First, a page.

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Andrew G. Reiter: Unintended consequences in Confederate flag’s forced retreat



Saturday, August 08, 2015
SOUTH HADLEY — Less than a week after the tragic mass shooting in Charleston, major retailers in the United States, including Amazon, Google Shopping, Wal-Mart, Sears, the online auction site eBay and the online marketplace Etsy, have all banned the sale of Confederate flag merchandise.

Target pulled its few Confederate-related items from its shelves. Several flag manufacturers, including Valley Forge Flag, have announced plans to stop making Confederate battle flags entirely. In the coming weeks, many other retailers will likely follow suit.

The banning of the sale of Confederate flag items by mainstream retailers will, in time, have a powerful effect on how the symbol is used and viewed in everyday life, significantly reducing its prevalence and mainstream appeal.

Yet this is just an important first step, and these moves will also have the unintended consequence of making the Confederate flag a far more divisive and dangerous symbol than it already is. It is up to society to use this as an opportunity to confront racism.

Given the glut of Confederate flag merchandise already on the market, the effect will take years to be visible, but in time there will be noticeably fewer displays of the symbol in daily life. The bumper stickers, T-shirts, bikinis, and flags that are — in some places — ubiquitous, will be become rare sights.

Moreover, bystanders will know that the displayer likely went out of his or her way to track down and purchase the item, suggesting a dedication to the more extremist views associated with the symbol. The display of Confederate flag items will thus come with an even greater aura of overt racism, drawing social scorn.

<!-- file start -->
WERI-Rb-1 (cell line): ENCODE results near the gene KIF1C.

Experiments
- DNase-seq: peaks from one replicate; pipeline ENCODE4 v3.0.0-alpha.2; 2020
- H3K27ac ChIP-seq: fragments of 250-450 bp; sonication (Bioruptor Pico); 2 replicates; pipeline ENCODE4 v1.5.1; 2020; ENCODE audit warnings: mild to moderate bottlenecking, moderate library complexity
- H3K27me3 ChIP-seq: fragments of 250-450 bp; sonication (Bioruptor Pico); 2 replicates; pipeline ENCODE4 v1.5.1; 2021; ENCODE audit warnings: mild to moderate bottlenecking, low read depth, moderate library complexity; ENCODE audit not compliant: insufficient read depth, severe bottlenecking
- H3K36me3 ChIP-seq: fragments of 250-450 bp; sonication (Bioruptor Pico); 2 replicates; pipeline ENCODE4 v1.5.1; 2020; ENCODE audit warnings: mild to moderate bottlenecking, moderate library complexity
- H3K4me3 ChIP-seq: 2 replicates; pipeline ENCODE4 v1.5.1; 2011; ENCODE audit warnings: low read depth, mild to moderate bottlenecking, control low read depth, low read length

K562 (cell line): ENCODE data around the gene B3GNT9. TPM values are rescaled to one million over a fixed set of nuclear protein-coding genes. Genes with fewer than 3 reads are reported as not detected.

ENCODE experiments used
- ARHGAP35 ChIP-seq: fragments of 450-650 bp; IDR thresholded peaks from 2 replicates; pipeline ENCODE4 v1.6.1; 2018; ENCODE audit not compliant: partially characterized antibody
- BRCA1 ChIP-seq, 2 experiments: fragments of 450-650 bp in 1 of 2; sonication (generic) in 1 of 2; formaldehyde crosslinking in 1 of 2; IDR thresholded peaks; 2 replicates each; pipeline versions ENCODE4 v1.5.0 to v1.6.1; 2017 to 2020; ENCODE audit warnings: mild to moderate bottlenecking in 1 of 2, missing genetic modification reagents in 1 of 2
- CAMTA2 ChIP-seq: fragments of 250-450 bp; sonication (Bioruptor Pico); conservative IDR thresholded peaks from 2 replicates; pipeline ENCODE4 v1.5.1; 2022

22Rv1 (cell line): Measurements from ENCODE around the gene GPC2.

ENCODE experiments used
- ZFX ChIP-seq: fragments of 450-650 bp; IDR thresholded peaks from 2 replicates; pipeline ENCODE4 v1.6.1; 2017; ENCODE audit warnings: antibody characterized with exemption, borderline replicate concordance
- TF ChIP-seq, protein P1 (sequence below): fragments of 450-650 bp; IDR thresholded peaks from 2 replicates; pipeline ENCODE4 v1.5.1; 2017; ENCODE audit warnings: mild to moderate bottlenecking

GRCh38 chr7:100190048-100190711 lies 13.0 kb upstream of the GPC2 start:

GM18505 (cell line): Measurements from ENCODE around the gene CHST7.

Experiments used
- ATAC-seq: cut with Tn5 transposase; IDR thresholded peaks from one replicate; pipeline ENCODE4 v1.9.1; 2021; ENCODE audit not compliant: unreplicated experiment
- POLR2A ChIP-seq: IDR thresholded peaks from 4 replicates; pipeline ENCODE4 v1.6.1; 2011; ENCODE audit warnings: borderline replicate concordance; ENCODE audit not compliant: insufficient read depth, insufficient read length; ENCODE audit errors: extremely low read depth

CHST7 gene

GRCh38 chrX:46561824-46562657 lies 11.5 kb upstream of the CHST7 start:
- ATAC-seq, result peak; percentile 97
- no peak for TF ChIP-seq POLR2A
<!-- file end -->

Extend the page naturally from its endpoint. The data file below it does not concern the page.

Eventually, the symbol will become taboo, and individuals will refuse to ride in a friend’s Confederate-flag wielding pickup truck and will avoid going into the Confederate-themed bar for fear of the social repercussions of being seen associated with the symbol.

The ultimate hope is that the taboo surrounding the Confederate flag will provoke more questions, from children in particular, about its symbolism, in turn leading to more teachable moments where racism can be discussed and tolerance preached.

The major retailers’ decisions will then have a positive long-term effect of reducing racism and the number of people like Dylann Roof, the alleged perpetrator of the Charleston shooting, in society.

But there will also be unintended consequences. These steps by mainstream retailers will shift the sale of Confederate flag items to specialized military memorabilia websites, secondary auctions and flea markets, and extremist groups themselves.

Indeed, the taboo surrounding the symbol will draw in some segments of society, who want to own something forbidden and feared by the mainstream public. Prices will skyrocket and Confederate flag items will be highly coveted and prominently displayed by extremist groups — much as swastikas are by many neo-Nazi and white supremacist groups today (despite similar bans on their sale).

The result will be that the Confederate flag will become an even more racist and divisive symbol than it already is, and Roof will not be the last extremist wielding it proudly and committing violence. The more taboo the symbol becomes the more it will become shorthand for extremist ideas and turned to by violent actors who know they can invoke it to make an easy statement and attract attention.

In the end, we will never be rid of the Confederate flag. The response of retailers to the actions of the Confederate flag-wielding Roof will mean that in generations the everyday Confederate flags of the Dukes of Hazzard will have gone away. But we will still be left with the Confederate flags wielded by future extremists like Roof.

So it is up to us to ensure that the retail ban leads not just to less tolerance of the flag itself but also of the racism and prejudice that it symbolizes, leading to a more accepting society where fewer extremists like Roof exist.

Andrew G. Reiter is assistant professor of politics at Mount Holyoke College in Massachusetts.